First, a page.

Now the stranger stopped, and remained silent so long that Alyne wondered if this was the end of his story. Was this his conclusion—that he was “cut from men” because he still, even now, had a terribly misshapen body? Well, surely that should be easy to determine, even at dusk. Yet—well, she couldn’t really see any of his body, only a shape within a cloak. She hadn’t noticed any hints of great deformities . . . or had she? Suddenly she remembered the glimpses she had had of his hands, enormous, lumpy, covered with something—webbed, perhaps? Whatever had been draped from his arms—could that be some outgrowth of skin? And the speed with which he had gulped down the water—if there was anything to his story, who knew what size his mouth might be? Alyne’s surroundings seemed almost to fade into unreality. She began to feel dizzy.
“My fate was sealed.” The stranger’s voice, suddenly resuming, startled her out of her distraction. “I began to long to return to the human race, to seek help and healing from my own kind. But if any saw me, they fled me as a monster. Some tried to kill me. I tried to call to them, but could no longer speak clearly in human tongues. A very few I found who would hear my tale, who sought to administer or procure for me remedies natural or supernatural. But none had any effect, except to misshape my body further. I am a twisted, broken, lost thing, belonging to no race of living creatures. Now my years of torment are soon to end. I have come, through hunger and wasting, to look once more on my father’s house. Now I have seen it . . . and can die.”
The hooded head nodded, very slowly and solemnly, toward the great mansion. Almost the next moment, the sound of crunching apples resumed, as if to say that none of his tale mattered now.
The word die still lingered in Alyne’s ears. Now it suddenly mixed with the crunching of the apples to stab at her heart like broken glass, as she began to realize what this stranger had endured. Never had she felt such burning pity for anyone. How was it even possible for someone to live after losing his family, and then to go on years and years with no one? And now that he should die so wretched . . . it just couldn’t be. It just wasn’t right. There had to be something more she could do for him. Even if he was mad, she couldn’t leave him without doing something more.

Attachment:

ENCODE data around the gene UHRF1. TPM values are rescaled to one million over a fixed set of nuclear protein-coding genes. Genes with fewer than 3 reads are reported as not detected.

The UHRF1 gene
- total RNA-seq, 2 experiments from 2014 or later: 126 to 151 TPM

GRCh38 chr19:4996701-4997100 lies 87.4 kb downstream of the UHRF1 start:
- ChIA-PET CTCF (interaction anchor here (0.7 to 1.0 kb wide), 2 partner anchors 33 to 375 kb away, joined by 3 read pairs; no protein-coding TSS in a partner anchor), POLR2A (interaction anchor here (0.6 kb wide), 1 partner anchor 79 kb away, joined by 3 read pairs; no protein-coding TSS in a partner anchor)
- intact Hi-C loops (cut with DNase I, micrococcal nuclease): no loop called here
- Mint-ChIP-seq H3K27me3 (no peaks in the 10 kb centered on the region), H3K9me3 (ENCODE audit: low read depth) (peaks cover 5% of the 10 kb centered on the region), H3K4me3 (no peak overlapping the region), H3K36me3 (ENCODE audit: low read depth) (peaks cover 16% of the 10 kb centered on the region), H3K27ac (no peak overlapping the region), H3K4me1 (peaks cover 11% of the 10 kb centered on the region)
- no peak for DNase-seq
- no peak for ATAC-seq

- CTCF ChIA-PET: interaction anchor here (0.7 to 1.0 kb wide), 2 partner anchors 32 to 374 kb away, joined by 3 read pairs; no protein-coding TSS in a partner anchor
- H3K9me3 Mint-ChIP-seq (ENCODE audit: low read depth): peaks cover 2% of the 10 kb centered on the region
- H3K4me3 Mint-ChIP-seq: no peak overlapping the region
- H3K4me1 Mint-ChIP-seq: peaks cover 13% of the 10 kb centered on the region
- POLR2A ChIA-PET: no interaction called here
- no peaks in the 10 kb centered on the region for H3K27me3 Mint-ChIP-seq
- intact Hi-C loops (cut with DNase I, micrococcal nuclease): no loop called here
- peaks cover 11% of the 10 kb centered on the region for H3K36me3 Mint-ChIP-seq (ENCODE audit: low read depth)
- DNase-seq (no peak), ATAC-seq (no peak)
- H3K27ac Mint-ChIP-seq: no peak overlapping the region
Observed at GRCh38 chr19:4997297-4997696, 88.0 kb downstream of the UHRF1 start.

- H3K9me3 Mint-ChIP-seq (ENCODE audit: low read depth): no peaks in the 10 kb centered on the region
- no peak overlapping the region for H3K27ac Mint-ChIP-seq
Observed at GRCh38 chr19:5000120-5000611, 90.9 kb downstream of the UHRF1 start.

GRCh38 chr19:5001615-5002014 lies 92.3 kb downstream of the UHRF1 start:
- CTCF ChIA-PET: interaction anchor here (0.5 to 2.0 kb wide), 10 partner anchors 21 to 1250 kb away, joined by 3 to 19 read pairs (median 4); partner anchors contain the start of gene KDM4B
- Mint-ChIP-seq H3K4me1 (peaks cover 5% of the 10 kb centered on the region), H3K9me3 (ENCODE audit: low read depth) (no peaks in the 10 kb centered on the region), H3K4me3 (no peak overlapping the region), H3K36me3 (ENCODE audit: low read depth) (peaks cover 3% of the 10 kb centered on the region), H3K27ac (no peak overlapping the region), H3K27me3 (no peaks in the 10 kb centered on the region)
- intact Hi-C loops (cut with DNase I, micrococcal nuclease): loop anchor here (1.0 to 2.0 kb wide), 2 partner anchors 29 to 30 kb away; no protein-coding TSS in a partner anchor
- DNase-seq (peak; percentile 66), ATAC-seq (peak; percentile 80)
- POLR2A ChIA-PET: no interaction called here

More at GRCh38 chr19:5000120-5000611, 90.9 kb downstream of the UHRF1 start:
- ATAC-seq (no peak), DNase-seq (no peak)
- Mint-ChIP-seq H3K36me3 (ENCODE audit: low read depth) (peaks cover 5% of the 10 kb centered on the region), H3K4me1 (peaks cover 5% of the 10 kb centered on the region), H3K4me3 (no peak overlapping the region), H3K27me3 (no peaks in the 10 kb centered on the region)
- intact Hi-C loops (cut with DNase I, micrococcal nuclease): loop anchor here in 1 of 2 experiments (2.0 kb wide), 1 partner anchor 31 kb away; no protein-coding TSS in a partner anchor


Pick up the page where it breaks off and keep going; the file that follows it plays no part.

Just then Alyne noticed that a faint, pale radiance had spread over the walls and the yard. The moon, waxing near the full, was just cresting the distant mountains. Glancing up toward it, she saw a great, jagged shadow still jutting up into the luminous sphere. Suddenly she knew what to say.
“Wait! Maybe you don’t need to die like this,” she blurted. The crunching stopped again, but the stranger showed no further response. Sufficiently encouraged, Alyne hurried on, pointing. “See that mountain just below the moon? It’s called Mount Estharion. There’s said to be a spring at the top, and at the spring . . . well . . .” On the point of stating what seemed incredible, she began to feel less confident, but now she had to tell him. “There’s supposed to be some magical something or someone up there. Very wise and powerful. People go there to find answers,” she said, repeating what she had heard before. “If you go there . . . maybe you’ll find out a way you can be cured.”
A moment passed, in which the stranger didn’t respond. Then Alyne remembered his condition. “Are . . . are you too sick to go?”
“Neverrrr!” This word came in a long-drawn-out whisper, but with the force of a wounded, furious beast stubbornly getting up to roar. The stranger reached out a hand toward the wall, and, with the moonlight and her new knowledge, Alyne now clearly saw the dark folds of skin clinging to his fingers and arm. He gripped the stone, pulled himself up to stand, and looked up, his cloak now hanging about his sides like a ragged pavilion.